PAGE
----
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#108 It's a process
"Unconferences" and more ⏭
This week’s Design Lobster is zooming in to the design process itself. We’ll examine what’s really happening when a design solution “suddenly” comes together and explore why a conference with no speakers might actually be the best kind. Enjoy! ⤵️
This week I also want to share another fantastic newsletter about design. It’s called Considered and is written by Jared Gordon and Kevin Kelly. Each issue dives deeply into artefacts as varied as Crossword Puzzles, Henry Hoovers and the Rubik’s Cube. I love it, and I think you might too.
Question: What is abductive reasoning?
Probably the most mysterious (and sometimes controversial) part of the design process, is the moment that a solution comes together. Often it’s hard even for the designer themselves to explain exactly how they’ve have arrived at an idea, which makes the whole process feel like a kind of magic.
In fact, what’s often going on is a particular kind of reasoning. Many of us have heard of deductive and inductive reasoning, which make logical inferences based on the information contained in their premises. Abductive reasoning works a bit differently and can be thought of as the argument to the best explanation – where we bring our understanding of the situation and our past experience to draw conclusions about what might be going on. Thus, a surprising design idea might spring up, apparently out of nowhere, because the designer has extrapolated (possibly even subconsciously) from the original information provided.
In this paper, designer and educator Jon Kolko talks about the power of this form of reasoning with design problems. What he calls Design Synthesis is abductive reasoning working within the constraints of a design problem to uncover novel solutions.
Design takeaway: How might abductive reasoning open up possibilities in your design project?
I was re-reading Bruce Mau’s Incomplete Manifesto for Growth recently. One bullet point in it refers to an intriguing conference held by art curator Hans Ulrich Obrist in the 90s which featured all the peripheral activities of a conference, but no actual talks or speakers. In Obrist’s words:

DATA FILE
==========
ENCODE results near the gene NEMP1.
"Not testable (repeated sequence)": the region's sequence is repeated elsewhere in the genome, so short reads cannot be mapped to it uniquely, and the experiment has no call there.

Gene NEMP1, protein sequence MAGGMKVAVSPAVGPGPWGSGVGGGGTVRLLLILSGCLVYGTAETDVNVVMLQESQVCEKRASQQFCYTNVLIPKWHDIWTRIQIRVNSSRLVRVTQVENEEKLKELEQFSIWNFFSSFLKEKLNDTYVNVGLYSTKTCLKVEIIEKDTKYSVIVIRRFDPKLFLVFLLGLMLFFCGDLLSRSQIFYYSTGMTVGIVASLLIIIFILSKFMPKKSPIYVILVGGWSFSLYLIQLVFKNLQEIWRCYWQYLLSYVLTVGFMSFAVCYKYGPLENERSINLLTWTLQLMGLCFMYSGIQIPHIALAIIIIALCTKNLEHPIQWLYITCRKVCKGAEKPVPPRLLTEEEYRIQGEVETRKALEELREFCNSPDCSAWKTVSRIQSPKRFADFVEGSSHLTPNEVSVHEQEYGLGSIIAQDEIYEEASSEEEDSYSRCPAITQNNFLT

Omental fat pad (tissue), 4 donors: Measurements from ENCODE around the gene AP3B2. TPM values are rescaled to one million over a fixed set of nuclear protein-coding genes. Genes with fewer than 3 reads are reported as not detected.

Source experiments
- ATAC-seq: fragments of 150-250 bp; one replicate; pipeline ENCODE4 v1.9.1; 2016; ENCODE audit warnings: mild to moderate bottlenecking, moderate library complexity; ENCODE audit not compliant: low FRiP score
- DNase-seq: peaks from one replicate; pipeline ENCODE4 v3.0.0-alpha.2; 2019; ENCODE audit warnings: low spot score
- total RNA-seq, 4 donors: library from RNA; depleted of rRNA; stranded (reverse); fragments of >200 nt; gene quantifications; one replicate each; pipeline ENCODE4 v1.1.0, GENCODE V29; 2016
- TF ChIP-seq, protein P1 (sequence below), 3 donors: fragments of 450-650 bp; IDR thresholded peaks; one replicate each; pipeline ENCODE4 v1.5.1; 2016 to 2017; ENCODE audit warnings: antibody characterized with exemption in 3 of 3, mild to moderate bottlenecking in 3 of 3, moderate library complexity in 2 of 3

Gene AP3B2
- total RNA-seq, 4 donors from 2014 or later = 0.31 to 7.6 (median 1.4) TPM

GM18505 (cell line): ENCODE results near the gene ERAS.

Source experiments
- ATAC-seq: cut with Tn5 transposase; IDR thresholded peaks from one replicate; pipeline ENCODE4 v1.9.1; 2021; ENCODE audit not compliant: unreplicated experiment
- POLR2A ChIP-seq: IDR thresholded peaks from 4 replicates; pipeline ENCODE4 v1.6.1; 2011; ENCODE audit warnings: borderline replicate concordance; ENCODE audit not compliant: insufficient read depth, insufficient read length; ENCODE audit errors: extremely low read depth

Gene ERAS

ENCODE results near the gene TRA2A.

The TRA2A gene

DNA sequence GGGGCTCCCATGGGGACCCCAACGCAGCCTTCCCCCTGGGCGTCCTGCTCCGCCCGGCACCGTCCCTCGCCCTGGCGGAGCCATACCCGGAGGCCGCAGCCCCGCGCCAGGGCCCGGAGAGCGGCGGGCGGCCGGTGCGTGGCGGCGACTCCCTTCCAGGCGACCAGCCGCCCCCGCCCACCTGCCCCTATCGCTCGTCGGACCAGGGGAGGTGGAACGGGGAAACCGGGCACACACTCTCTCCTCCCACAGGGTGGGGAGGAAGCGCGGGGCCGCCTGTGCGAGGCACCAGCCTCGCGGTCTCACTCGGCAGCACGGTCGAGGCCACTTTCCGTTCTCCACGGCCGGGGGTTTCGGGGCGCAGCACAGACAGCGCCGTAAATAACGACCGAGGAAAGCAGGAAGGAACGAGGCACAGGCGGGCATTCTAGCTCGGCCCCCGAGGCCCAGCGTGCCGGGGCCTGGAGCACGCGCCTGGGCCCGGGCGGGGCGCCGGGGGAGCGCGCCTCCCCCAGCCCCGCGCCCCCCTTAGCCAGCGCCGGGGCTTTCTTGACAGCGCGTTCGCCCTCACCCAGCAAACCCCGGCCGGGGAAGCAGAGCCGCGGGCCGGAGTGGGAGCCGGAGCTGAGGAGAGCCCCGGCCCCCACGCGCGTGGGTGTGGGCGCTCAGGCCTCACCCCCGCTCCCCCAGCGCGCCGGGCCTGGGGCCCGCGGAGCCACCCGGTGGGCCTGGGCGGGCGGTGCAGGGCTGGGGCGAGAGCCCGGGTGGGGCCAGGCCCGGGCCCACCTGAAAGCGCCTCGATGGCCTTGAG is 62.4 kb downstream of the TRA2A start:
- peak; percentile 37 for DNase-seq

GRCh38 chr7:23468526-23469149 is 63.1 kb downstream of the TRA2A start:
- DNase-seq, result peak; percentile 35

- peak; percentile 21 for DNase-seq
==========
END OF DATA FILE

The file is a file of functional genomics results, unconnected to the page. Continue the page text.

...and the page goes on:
The meeting I organized at the Jülich research center for “Art and Brain” had all the constituents of a colloquium except the colloquium. There were coffee breaks, a bus trip, meals, tours of the facilities, but no colloquium.
—Hans Ulrich Obrist, in conversation with Robert Fleck in 1995
Reportedly, the conference was a great success and spawned a great number of new collaborations. Bruce Mau uses this anecdote as a reminder that we often make progress in the interstitial spaces outside of formal “work” activities. Chaining ourselves to our desk is often less conducive to finding a creative solution than having a conversation or even going for a walk. Ideas need space to develop – and that space is often found in unscheduled moments outside of your formal “process” – the intellectual equivalent of a coffee break between talks.
Design takeaway: Are you giving yourself the space to come up with a truly creative solution?
Quote: “There is no direct path between the designer’s intention and the outcome. As you work a problem, you are continually in the process of developing a path into it, forming new appreciations and under-standings as you make new moves.”
– Terry Winograd, Professor of Computer Science at Stanford University
This quote comes from one of the pioneers of software design, who is still working at Stanford University d.school. His 1996 essay collection Bringing Design to Software is well worth a read. Terry’s quote captures how each stage of design work can lead to an entirely new understanding of the original problem – a great reminder to keep your thinking and assumptions flexible as you progress through a project.
Trust the process this week!
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